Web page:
With the COVID-19 vaccine slowly becoming available to more citizens around the world, many international destinations are beginning to open their borders to tourists. This is good news for travelers who have been stuck at home for the past year, as well as for destinations that rely on tourism for their economy. But the pandemic is far from over, and as such, destinations must be mindful of how to market travel to would-be tourists.
For some American travelers, COVID safety is still a major concern, so marketing your destination to them must be handled with a degree of caution. Reassuring tourists of the safety measures your destination is taking is a good starting point. Whether you are requiring quarantine upon arrival, vaccine verification, or health checks, tourists want to know there are careful screening measures in place. In many countries, they have instituted both a quarantine period for travelers and their own safety protocols for businesses such as restaurants, hotels, and taxi cabs.
Thailand’s quarantine period, for example, initially began in hotels, with hotels offering luxury amenities for the comfort of their quarantined guests, but now the country is expanding the program to allow travelers to quarantine on golf courses and yachts or small cruise ships. Guests are required to wear health tracking devices which monitor their vital signs and whereabouts, but it may be a small price to pay for some for the freedom this type of quarantine allows.
Track the virus & vaccine both ways
It is also important to know what is going on in terms of COVID cases in the destination you are marketing. If vaccine numbers are up and cases are down, this will be a big selling point to tourists. However if the virus is still not under control despite the borders being open, this could put your customers at risk, as well as your reputation. Also, your safety measures could be a make or break situation for potential visitors. If your would-be guests do not want to follow recommended safety measures, they will be less likely to visit your destination.
You should also keep in mind the specific rules of the destination as it pertains to American travelers. Does your destination allow US citizens to visit yet? Are there specific requirements or allowances that US travelers must meet in order to visit? Knowing this information in advance and including it in your marketing will help would-be travelers save time and frustration.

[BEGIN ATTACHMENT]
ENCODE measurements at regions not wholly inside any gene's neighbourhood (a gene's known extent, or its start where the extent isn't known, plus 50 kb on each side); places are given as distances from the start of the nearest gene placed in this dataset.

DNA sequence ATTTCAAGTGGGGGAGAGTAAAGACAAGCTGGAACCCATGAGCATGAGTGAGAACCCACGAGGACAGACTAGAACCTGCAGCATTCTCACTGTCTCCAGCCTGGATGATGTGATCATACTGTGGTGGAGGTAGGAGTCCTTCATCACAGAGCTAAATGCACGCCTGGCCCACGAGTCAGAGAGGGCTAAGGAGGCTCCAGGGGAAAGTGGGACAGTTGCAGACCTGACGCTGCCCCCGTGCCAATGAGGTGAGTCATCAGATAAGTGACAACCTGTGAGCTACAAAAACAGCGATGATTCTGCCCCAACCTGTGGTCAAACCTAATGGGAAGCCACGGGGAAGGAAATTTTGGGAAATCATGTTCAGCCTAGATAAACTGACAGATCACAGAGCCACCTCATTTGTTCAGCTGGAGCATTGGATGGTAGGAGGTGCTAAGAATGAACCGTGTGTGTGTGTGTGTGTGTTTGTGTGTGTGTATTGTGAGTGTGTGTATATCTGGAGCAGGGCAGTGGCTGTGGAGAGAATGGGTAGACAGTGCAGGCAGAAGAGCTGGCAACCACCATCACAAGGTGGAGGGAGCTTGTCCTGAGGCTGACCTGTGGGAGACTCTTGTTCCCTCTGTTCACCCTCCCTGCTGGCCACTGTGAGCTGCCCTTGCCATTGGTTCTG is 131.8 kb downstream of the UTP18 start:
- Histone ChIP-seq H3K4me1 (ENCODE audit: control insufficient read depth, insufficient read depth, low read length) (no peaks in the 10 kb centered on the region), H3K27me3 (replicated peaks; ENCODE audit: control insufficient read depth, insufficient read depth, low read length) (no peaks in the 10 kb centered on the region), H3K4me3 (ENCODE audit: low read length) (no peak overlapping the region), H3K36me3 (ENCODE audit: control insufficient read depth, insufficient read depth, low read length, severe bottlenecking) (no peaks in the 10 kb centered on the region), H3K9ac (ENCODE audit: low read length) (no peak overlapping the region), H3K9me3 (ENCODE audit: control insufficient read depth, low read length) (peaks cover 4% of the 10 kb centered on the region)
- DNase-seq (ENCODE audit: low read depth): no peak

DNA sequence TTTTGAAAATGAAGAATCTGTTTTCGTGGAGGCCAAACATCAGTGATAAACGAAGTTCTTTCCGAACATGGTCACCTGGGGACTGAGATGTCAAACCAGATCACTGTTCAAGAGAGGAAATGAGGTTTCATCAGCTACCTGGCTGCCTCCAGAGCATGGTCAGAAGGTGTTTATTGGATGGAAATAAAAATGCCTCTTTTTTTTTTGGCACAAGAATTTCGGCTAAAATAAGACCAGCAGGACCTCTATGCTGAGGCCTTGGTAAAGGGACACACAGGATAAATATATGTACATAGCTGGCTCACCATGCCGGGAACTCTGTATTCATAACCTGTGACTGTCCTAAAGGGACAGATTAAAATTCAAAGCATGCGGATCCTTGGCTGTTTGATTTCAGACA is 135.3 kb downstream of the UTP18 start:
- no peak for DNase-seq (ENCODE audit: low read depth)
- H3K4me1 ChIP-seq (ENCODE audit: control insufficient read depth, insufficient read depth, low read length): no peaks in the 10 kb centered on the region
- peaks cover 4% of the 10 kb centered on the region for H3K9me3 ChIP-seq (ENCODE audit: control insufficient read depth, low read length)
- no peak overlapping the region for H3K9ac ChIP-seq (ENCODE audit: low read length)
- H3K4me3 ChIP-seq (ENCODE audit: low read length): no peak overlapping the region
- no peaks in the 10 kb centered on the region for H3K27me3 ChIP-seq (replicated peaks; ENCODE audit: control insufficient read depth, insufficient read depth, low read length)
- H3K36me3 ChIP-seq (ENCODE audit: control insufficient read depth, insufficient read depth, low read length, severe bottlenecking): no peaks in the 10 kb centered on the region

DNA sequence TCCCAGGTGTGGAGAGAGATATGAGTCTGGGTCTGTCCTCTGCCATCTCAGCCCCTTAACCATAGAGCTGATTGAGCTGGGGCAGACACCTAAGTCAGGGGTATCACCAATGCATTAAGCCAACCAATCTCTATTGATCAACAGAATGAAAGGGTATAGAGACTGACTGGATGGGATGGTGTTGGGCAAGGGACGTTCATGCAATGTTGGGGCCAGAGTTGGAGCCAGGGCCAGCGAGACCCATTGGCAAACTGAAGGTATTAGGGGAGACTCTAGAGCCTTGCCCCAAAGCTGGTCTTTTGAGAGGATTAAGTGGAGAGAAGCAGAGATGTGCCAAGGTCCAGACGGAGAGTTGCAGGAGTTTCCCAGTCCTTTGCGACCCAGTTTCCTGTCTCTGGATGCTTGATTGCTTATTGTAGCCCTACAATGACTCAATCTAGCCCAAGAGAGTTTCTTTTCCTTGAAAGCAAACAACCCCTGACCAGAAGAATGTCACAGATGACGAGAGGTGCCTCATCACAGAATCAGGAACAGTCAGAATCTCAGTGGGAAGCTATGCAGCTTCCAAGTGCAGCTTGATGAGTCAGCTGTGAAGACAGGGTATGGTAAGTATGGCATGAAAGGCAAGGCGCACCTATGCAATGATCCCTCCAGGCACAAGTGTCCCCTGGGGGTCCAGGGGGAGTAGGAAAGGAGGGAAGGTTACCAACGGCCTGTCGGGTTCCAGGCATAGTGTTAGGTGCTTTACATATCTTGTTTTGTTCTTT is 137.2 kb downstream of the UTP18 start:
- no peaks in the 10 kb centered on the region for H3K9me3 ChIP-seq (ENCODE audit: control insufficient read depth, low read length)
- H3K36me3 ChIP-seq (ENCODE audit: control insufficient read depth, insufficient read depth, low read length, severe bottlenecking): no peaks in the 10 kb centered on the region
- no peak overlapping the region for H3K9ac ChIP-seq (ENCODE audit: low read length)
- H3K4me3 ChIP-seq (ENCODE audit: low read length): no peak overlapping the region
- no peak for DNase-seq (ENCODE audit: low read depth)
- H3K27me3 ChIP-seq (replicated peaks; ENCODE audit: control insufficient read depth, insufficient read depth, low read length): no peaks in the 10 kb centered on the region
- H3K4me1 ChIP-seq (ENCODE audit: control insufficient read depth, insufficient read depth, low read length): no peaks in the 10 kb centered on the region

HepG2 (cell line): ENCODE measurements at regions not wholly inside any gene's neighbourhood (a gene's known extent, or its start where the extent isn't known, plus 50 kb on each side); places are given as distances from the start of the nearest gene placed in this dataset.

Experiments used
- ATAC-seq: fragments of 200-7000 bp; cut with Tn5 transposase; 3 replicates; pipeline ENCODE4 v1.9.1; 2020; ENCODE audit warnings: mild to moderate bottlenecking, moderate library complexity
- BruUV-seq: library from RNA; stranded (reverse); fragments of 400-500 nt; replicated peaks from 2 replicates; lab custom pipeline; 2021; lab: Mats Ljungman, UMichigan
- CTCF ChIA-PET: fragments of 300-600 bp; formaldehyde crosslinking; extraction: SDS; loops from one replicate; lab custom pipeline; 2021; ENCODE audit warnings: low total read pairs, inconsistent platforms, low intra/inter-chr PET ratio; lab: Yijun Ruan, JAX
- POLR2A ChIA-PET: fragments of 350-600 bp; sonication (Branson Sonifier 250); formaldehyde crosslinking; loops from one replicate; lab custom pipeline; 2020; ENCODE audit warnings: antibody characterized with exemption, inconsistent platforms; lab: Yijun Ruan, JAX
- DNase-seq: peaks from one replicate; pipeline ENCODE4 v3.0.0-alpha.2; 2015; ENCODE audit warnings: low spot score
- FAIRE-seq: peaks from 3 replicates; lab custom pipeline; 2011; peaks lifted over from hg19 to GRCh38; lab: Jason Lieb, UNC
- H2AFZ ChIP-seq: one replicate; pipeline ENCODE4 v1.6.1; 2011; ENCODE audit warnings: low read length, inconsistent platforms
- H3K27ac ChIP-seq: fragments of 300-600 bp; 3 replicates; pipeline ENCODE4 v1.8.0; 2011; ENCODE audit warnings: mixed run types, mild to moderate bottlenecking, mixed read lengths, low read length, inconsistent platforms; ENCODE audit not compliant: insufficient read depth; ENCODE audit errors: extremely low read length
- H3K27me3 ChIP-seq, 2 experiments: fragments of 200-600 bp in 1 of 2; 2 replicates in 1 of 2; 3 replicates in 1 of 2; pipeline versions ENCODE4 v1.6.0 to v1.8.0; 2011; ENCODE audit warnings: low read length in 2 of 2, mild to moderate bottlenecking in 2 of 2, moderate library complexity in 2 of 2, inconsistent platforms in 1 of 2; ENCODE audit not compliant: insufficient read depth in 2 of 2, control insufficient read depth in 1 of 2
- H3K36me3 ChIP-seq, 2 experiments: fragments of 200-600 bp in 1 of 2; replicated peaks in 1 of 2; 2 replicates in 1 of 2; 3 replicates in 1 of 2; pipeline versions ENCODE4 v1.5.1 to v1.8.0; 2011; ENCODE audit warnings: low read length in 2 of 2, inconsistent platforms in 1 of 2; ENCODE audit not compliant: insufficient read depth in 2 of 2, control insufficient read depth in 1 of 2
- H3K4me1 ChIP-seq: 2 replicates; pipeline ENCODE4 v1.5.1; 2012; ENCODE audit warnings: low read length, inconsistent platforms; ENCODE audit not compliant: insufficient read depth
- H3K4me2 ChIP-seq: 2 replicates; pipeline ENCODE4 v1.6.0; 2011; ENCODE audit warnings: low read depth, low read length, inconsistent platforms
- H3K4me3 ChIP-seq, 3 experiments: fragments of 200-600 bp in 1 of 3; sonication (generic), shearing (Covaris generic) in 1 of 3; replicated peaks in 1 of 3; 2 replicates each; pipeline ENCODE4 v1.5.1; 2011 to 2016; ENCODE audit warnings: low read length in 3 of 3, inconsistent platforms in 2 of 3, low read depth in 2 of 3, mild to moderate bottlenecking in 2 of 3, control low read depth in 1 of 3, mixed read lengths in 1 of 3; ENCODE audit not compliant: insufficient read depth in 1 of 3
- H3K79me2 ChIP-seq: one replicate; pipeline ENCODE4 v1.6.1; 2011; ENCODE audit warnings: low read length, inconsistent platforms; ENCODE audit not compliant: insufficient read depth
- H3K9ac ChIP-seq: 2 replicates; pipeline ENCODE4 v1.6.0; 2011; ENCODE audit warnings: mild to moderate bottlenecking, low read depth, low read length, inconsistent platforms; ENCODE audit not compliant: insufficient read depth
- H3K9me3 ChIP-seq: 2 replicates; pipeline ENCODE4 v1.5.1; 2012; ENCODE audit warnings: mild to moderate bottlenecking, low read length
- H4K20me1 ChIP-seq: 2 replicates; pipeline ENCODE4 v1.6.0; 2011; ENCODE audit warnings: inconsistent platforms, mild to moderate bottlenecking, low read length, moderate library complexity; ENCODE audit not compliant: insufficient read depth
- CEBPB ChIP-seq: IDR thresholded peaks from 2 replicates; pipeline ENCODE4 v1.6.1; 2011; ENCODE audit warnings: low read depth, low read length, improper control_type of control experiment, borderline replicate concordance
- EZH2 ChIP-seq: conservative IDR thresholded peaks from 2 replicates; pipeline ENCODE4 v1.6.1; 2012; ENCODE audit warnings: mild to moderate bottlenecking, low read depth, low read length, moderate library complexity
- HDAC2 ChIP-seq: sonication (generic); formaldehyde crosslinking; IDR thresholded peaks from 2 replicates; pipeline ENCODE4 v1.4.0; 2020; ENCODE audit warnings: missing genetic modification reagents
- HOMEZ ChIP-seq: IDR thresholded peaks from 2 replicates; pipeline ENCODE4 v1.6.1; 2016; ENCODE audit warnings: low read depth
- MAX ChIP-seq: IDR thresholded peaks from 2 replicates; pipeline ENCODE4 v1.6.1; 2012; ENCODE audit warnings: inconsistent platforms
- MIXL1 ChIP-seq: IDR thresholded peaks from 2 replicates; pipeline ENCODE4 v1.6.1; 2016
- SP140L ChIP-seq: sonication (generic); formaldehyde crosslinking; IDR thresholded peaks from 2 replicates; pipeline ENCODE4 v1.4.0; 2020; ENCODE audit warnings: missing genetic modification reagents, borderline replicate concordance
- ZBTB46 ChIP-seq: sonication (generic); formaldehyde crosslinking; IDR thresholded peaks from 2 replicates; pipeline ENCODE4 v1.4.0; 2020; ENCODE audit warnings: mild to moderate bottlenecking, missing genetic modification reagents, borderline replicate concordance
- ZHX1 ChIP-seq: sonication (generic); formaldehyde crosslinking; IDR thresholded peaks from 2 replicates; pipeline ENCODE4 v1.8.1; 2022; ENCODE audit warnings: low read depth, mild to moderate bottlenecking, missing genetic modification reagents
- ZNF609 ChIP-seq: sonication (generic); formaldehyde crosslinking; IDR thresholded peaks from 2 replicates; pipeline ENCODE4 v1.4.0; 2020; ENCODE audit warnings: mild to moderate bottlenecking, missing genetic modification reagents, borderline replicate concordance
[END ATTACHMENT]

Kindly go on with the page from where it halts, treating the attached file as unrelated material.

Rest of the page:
Here in the United States, more and more Americans are getting vaccinated each day, and COVID cases are decreasing in some areas. Unfortunately, however there are still states with pockets of increases. As a result, some Americans are still wary of traveling, especially on airplanes or anywhere they may have to sit in a confined space for long periods of time. A recent survey by Destination Analysts found that automobile trips are still the preferred way to travel this summer among most Americans. Furthermore, some Americans are also wary of mask-wearing and the COVID vaccine, and may be reluctant to travel if either of these are required to visit your destination. It may be difficult to persuade these individuals to travel to your location if they feel as though their personal freedoms are being infringed upon by being asked to wear a mask or prove they’ve had a vaccination.
Navigating the great divide
The important thing to remember about Americans is that there is a sizable divide between those who are for and those who are against the COVID vaccination, and even those who believe the virus is as serious as it truly is. Marketing to those who do not see the severity of the illness must be somewhat different than it should be to those who do. If you have very stringent guidelines for mask wearing and vaccinations, this can be played up to those who agree with these measures, and if you are more relaxed about restrictions, this can be marketed to those who are ready to start traveling again.
Showcase diversity & inclusion
Another area to consider when marketing international destinations to US travelers is ethnic diversity. The United States is made up of a very diverse mix of travelers, and as such appealing to as many groups of people as possible will only benefit your campaign. Recent successful campaigns have had International tourism boards speaking to tourists in different languages, as Clarice Modeste-Curwen, Grenada’s Minister of Tourism did in a recent series of travel ads. By using different languages and showing people of different cultures and ethnicities, tourists feel more comfortable visiting somewhere new.
Reports have also shown that some tourists are interested in more diverse experiences within their chosen destination. International tourists want to experience new cultures and visit places which are off the beaten path, not necessarily the typical tourist spots. Marketing something new, like elephant sanctuaries or volunteer opportunities can reach audiences who want to feel like they made a true connection with the culture of their destination.
No matter who your target audience is, remember that Americans themselves are a diverse group of people whose opinions and desires vary widely when it comes to travel experiences and the prevention of COVID-19. To effectively market your destination will require a delicate balance of compassion, authenticity, and authority.
To read the original blog published on NAVIS, click here.